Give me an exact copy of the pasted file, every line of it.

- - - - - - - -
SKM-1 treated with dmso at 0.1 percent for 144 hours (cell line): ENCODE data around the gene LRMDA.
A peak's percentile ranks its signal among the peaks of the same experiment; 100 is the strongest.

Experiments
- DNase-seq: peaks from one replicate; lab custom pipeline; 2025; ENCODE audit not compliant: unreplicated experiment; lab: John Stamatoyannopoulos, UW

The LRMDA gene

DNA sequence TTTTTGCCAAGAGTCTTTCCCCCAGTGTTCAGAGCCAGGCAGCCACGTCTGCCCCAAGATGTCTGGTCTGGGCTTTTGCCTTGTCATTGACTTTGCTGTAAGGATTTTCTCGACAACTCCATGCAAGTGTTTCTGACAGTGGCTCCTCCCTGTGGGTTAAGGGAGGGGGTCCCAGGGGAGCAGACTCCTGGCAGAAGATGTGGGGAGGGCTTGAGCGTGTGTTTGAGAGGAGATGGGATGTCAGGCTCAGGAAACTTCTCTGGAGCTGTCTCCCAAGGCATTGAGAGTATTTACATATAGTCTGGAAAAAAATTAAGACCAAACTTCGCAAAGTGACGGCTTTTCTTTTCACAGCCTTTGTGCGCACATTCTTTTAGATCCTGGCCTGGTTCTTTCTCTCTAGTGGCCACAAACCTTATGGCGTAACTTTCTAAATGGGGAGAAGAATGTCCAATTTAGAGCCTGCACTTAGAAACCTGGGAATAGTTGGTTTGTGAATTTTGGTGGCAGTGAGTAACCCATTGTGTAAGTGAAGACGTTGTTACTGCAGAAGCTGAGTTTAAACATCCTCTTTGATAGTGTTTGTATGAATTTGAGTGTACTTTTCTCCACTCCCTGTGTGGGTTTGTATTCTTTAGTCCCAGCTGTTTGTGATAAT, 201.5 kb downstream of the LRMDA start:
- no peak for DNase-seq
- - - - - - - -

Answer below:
SKM-1 treated with dmso at 0.1 percent for 144 hours (cell line): ENCODE data around the gene LRMDA.
A peak's percentile ranks its signal among the peaks of the same experiment; 100 is the strongest.

Experiments
- DNase-seq: peaks from one replicate; lab custom pipeline; 2025; ENCODE audit not compliant: unreplicated experiment; lab: John Stamatoyannopoulos, UW

The LRMDA gene

DNA sequence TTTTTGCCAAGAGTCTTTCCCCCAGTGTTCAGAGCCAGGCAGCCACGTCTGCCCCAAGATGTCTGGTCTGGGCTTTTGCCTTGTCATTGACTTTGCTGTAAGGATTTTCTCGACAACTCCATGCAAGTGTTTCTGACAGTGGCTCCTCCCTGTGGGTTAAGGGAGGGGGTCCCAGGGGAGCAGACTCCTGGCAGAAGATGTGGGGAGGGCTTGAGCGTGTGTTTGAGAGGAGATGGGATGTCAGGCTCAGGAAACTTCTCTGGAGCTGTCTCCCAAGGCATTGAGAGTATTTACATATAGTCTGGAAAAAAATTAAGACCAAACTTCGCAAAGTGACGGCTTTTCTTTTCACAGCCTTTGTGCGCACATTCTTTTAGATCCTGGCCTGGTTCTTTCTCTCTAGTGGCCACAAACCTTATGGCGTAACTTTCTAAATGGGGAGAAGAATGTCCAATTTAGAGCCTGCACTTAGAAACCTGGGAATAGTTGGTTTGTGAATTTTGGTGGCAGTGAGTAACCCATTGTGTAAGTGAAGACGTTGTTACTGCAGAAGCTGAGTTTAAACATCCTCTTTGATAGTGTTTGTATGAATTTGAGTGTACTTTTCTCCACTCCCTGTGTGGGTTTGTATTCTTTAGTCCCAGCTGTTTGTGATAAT, 201.5 kb downstream of the LRMDA start:
- no peak for DNase-seq